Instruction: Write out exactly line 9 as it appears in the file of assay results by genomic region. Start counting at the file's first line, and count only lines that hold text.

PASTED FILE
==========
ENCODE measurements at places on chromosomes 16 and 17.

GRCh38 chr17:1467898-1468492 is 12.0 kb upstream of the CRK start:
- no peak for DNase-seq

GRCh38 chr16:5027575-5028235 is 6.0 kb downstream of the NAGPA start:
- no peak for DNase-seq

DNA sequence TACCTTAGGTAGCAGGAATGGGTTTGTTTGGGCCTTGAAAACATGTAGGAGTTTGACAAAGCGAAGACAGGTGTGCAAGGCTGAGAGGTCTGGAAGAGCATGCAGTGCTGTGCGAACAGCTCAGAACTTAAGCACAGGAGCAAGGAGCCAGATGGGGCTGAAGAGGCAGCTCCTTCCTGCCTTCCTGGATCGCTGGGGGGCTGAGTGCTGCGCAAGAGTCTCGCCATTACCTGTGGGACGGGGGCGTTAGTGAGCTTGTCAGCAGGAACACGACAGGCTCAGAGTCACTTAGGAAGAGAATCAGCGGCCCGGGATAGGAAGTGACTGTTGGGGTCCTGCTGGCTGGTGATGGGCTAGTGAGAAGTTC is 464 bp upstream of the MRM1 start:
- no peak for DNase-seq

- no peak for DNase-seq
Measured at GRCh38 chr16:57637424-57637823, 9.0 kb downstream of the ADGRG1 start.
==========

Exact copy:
Measured at GRCh38 chr16:57637424-57637823, 9.0 kb downstream of the ADGRG1 start.